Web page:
I don’t generally read too many self help books. I used to do that when I was young but now I much prefer Spirituality as a topic. But I came across the following extract from the book – Daring Greatly by Brene Brown and it was so inspiring that I decided to write a blog article quoting the book. Here goes:
THE phrase Daring Greatly is from Theodore Roosevelt’s speech “Citizenship in a Republic.” The speech, sometimes referred to as “The Man in the Arena,” was delivered at the Sorbonne in Paris, France, on April 23, 1910. This is the passage that made the speech famous:
“It is not the critic who counts; not the man who points out how the strong man stumbles, or where the doer of deeds could have done them better.
The credit belongs to the man who is actually in the arena, whose face is marred by dust and sweat and blood; who strives valiantly; who errs, who comes short again and again.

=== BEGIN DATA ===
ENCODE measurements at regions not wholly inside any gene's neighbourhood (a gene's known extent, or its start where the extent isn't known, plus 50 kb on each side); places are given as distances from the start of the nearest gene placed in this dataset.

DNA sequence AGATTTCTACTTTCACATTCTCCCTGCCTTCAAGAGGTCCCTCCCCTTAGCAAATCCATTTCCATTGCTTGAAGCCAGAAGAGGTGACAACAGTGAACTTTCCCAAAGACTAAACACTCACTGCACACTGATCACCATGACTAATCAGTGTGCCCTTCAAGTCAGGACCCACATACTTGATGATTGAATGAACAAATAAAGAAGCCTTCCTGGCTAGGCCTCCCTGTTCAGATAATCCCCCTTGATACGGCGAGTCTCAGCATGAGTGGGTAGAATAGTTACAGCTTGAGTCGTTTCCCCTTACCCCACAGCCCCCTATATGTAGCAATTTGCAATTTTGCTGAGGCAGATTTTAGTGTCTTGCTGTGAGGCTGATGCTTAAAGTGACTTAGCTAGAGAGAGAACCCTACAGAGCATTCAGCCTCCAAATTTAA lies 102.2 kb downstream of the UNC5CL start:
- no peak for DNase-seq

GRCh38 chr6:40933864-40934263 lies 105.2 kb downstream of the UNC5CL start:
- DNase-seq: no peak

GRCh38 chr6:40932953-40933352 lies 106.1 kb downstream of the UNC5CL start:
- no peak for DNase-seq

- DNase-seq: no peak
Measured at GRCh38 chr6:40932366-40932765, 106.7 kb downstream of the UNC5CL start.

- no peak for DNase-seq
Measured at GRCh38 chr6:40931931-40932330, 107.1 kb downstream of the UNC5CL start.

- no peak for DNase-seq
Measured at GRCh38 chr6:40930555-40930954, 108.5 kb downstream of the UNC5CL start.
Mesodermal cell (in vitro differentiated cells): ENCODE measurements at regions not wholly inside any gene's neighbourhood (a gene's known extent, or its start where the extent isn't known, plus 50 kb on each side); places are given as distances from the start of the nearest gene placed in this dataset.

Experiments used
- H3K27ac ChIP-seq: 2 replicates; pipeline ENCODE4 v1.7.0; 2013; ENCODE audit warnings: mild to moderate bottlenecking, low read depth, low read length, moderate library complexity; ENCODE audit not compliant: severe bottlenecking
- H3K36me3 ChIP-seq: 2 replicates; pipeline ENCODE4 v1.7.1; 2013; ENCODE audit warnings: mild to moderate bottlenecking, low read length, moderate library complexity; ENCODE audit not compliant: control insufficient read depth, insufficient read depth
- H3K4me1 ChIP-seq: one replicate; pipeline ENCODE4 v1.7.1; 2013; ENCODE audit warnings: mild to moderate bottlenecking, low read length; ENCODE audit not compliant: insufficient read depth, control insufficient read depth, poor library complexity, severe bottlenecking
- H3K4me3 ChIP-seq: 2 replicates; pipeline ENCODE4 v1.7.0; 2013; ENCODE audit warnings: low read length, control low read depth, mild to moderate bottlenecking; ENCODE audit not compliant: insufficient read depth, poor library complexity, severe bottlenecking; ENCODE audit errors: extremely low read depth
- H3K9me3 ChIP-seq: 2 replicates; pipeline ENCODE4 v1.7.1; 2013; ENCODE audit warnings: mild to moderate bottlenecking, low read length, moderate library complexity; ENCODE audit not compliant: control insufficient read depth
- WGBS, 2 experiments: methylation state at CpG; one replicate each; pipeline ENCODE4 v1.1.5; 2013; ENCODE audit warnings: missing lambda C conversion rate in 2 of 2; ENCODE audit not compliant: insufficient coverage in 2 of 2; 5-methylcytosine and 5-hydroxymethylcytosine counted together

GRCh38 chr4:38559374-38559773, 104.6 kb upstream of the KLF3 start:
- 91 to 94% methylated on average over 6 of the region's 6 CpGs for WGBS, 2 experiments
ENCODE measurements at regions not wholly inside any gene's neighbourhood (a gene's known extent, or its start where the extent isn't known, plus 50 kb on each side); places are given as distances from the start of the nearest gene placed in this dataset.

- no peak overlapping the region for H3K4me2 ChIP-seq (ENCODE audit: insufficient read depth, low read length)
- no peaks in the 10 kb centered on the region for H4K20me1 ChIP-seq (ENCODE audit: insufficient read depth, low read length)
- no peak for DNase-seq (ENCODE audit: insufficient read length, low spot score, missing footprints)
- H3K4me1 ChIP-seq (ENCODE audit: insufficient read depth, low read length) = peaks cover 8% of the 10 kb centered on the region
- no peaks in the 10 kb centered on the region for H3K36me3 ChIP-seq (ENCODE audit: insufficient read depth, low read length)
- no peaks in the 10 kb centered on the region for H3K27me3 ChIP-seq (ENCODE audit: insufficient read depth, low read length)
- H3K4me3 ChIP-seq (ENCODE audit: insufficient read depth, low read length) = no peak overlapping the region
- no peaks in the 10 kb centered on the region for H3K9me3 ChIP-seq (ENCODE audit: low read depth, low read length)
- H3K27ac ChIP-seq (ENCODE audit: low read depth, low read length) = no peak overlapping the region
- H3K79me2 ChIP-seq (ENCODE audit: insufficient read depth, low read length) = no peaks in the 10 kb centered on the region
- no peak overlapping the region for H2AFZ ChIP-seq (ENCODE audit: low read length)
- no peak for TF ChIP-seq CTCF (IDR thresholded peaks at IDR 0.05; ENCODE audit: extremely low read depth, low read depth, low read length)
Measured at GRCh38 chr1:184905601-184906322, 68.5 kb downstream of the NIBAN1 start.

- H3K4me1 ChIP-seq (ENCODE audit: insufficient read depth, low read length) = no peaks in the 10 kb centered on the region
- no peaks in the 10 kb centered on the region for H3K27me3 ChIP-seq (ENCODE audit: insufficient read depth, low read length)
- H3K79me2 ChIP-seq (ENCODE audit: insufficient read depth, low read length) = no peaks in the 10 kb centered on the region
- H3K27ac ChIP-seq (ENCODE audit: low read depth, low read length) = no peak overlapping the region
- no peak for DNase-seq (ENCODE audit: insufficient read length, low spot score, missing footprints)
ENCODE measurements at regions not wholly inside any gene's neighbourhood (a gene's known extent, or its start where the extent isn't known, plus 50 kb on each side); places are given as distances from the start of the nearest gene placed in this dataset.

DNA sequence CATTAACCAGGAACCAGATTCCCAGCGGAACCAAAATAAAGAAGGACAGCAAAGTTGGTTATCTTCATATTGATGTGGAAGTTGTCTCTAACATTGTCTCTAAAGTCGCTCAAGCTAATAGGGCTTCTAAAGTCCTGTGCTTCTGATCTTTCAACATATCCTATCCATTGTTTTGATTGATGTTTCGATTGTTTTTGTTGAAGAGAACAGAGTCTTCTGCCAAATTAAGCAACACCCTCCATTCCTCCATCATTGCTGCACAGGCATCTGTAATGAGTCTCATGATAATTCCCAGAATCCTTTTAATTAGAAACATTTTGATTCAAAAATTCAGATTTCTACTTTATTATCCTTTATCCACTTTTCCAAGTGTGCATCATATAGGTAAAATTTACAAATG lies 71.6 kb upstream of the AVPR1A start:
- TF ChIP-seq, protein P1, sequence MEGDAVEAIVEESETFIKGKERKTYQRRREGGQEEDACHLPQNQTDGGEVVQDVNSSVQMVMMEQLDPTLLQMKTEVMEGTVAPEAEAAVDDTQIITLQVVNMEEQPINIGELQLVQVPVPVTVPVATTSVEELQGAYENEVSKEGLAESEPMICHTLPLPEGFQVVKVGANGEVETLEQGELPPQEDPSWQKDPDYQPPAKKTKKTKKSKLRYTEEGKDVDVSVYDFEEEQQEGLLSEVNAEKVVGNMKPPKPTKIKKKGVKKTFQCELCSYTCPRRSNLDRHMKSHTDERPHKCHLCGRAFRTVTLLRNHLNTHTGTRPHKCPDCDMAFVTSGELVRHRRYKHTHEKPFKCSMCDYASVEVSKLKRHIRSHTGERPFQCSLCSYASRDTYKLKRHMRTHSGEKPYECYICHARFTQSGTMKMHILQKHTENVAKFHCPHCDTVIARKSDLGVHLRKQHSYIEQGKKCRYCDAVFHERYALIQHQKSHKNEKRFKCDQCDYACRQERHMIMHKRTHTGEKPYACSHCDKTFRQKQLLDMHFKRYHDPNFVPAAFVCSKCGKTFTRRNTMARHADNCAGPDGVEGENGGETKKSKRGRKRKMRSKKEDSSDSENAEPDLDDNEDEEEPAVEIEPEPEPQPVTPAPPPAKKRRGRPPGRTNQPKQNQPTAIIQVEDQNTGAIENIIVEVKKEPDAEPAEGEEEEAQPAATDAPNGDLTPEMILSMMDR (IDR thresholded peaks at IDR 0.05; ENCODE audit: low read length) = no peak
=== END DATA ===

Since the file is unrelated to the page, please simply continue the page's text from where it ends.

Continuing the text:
because there is no effort without error and shortcoming; but who does actually strive to do the deeds; who knows great enthusiasms, the great devotions; who spends himself in a worthy cause;
who at the best knows in the end the triumph of high achievement, and who at the worst, if he fails, at least fails while daring greatly. …”
The first time I read this quote, I thought, This is vulnerability. Everything I’ve learned from over a decade of research on vulnerability has taught me this exact lesson. Vulnerability is not knowing victory or defeat, it’s understanding the necessity of both; it’s engaging. It’s being all in.
The author BreneBrown is an academic who has done research on this subject of Vulnerability. There is a Netflix serial featuring the author titled: The Call to Courage.
I hope you found this article meaningful.
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